I debated whether or not to post this as it contains some very private details that I don't know if I want to share with everyone on the planet and just shoot it out there into cyberspace never to return. They say you can't unring a bell. Then I thought long and hard about what this blog means to me and the reason for starting it. It was to document my experience in this trial and put *everything* down. The good, the bad, the ugly. The only thing is, I have built up quite a following of readers and many of them are in this clinical trial or contemplating getting in and I now feel an obligation to those readers to provided all the details. So, this leaves me to share with the world a little known fact that I maybe wasn't ready to share, but it's pertinent to the story....
I have had Herpes for nearly 3 decades. There, I said it. So please don't judge me, just realize it is a virus and, as we all know, has been playing a huge roll in the latest (ugly) news about Fingolimod. It's also why I have had a lot of trouble just believing that everything's copesetic and going to be just fine.
Which brings me to my latest news. I worried myself right into an outbreak. Stress does that with Herpes. I discovered it upon waking yesterday morning and you want to talk about a hypochondriac in a panic. I was so freaked out I was trying to recall where I last saw my Xanax bottle that I quit using nearly a year ago. (Nearly means the exp. date hasn't been reached yet, right??) And then, once I found it, I started freaking out about the drug combo with this new *angle* and the UTI etc. so I ended up not taking it but instead just ride out the shakes and the hyperventilating and the feelings of impending doom.
I had told my trial coordinator on Visit 9 that I thought this Fingolimod was working against the Herpes, too, because I hadn't had a single outbreak since starting the trial. She said it was probably because the Fingo had calmed my whole being down and my mind was in a happy place and together mind and body were in sync (I had no clue a boy band was in my body). Before that I was having an attack whenever I had an MS attack -- especially one for which I was receiving steroids.
So, at this point I am feeling stressed but thinking that perhaps the other, less fortunate patients who didn't fair well and made history last week didn't react to the virus swiftly enough or something. I was going to be proactive and get this thing tackled head on. After all, the study nurse said that if I have an outbreak there are things we can do, including start an antiviral therapy.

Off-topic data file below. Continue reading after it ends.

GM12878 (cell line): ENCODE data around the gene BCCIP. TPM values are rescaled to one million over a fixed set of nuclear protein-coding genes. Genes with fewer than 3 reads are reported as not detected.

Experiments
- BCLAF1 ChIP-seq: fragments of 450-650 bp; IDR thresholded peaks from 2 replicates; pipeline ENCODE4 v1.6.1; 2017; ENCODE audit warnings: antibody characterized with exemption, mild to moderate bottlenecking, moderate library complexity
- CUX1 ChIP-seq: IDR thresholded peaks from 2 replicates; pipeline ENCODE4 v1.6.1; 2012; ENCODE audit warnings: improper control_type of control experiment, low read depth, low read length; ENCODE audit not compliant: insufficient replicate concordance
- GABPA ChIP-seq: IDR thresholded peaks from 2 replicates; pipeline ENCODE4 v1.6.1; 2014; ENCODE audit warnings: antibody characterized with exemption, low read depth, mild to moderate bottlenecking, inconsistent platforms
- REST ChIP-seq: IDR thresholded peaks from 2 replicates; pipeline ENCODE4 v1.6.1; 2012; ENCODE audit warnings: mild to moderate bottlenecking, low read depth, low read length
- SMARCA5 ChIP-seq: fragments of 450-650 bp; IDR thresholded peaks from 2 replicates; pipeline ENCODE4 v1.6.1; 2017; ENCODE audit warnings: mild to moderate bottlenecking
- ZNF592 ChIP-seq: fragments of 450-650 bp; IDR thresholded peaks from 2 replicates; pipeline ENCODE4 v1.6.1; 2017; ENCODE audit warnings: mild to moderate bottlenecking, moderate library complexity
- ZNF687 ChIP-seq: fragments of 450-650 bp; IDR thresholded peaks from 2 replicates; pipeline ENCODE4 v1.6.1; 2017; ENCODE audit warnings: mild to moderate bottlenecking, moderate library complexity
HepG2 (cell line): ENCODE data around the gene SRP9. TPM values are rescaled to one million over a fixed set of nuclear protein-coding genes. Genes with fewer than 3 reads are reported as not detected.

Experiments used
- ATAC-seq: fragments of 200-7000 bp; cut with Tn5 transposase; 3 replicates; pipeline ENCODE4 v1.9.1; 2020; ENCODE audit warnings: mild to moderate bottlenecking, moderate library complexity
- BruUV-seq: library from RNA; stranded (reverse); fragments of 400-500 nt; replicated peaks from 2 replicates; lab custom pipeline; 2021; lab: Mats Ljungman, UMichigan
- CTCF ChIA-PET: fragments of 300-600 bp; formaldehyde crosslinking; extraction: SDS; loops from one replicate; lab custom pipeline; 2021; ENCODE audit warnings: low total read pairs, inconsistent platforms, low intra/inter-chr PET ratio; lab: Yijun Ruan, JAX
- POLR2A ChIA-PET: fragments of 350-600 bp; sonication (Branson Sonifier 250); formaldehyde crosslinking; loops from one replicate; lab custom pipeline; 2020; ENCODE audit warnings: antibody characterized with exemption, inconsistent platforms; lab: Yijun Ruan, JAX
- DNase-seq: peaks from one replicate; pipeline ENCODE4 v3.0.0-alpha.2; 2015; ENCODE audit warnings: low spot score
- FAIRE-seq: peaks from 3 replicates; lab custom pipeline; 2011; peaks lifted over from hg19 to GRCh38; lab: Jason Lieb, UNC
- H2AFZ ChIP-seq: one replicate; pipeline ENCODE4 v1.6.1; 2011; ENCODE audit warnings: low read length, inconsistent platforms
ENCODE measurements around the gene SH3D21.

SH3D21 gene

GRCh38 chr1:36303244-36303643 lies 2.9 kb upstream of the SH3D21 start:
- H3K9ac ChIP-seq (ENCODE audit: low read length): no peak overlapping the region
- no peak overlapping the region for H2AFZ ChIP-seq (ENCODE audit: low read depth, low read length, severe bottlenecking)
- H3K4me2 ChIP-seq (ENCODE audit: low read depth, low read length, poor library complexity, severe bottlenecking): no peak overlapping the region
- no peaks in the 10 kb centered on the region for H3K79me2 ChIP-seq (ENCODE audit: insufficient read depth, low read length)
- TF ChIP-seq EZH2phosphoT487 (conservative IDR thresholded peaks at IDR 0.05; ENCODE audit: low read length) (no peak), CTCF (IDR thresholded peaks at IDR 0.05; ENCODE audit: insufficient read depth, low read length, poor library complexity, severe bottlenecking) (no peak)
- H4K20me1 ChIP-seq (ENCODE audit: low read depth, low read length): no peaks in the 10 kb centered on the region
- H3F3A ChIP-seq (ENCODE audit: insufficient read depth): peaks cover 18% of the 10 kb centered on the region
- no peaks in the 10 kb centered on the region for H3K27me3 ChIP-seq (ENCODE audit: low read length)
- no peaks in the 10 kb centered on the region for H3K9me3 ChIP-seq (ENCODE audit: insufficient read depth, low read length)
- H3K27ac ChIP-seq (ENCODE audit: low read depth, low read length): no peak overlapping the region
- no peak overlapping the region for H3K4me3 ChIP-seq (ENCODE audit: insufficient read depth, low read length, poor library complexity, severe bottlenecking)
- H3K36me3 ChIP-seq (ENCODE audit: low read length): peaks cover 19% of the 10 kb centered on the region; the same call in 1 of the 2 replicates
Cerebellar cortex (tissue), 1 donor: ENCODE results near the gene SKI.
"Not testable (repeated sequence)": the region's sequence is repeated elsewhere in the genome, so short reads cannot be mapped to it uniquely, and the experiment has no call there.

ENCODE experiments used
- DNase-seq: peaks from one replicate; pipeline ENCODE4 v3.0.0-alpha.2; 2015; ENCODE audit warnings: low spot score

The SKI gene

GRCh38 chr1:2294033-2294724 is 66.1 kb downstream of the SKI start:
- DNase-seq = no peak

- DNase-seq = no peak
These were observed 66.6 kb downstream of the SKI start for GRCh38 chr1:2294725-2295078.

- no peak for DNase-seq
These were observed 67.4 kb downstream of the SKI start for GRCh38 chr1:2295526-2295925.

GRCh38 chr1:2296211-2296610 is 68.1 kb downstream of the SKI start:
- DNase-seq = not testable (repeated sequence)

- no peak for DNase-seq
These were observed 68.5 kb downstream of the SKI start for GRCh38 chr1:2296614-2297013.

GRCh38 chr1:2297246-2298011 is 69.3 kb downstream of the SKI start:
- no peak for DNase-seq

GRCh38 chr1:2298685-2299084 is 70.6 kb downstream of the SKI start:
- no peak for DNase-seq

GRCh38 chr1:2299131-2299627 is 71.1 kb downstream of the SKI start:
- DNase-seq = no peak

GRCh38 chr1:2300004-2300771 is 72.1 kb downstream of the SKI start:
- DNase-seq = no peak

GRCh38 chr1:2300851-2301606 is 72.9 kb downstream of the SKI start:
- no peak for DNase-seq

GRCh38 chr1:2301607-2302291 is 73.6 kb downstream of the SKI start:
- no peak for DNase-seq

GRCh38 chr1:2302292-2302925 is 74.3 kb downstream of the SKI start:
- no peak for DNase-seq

Having had this stuff for nearly 30 years I had it long before there were "antiviral" medications. And until the latest slew of TV ads about them I didn't think there was any way to fight it except slap a little Blistex on for pain and just ride it out. The virus has certainly calmed itself down and worked out a routine in my body, so up to this point we kind of had a truce or understanding. I conceded that it was here to stay, and it, consequently, decided not to make any huge dramatic flareups but to emerge ho-hum, hang out for several days and then go back into hiding.
So, when I awoke to my day of panic yesterday, and then tossing the Xanax aside, I glanced at the clock. It's only 7 am and the Research Dept. is not yet open. I get the trial nurses phone number (who am I kidding? Ya'll know it's programmed into my cell phone on speed dial, right?) and leave a frantic message.
Centuries go by and a new Ice Age comes.
When she calls, I tell her the news and she spends the next 10 min. trying to calm me down and reassures me that this can be dealt with and everything will be fine. She DIDN'T say "lots of our patients have Herpes outbreaks and it's no big deal, they all do just fine". The only 2 people I have heard about didn't end up *just fine*.
Her strategy was to have me call my primary care doc to see if he could get me in to document that it was indeed an outbreak. We ended the call so that I could get on the horn with the PCP and see if they'd fit me in.
Nope, not gonna happen. He's out of town through Friday.
I call her back. She has meanwhile spoken to the head investigator, my neuro, who is saying I need to be seen by a GYN instead since this whole thing deals with the nether regions. She asks me if I have one. A GYN.
Funny thing about that. Mine retired a couple years ago and I have been so preoccupied by all the MS stuff in my life that I have neglected to care for the other important stuff. And seeing a GYN is more than just routine for me because I had a hysterectomy 9 years ago -- 3 months before my MS diagnosis to be exact. I had cervical cancer.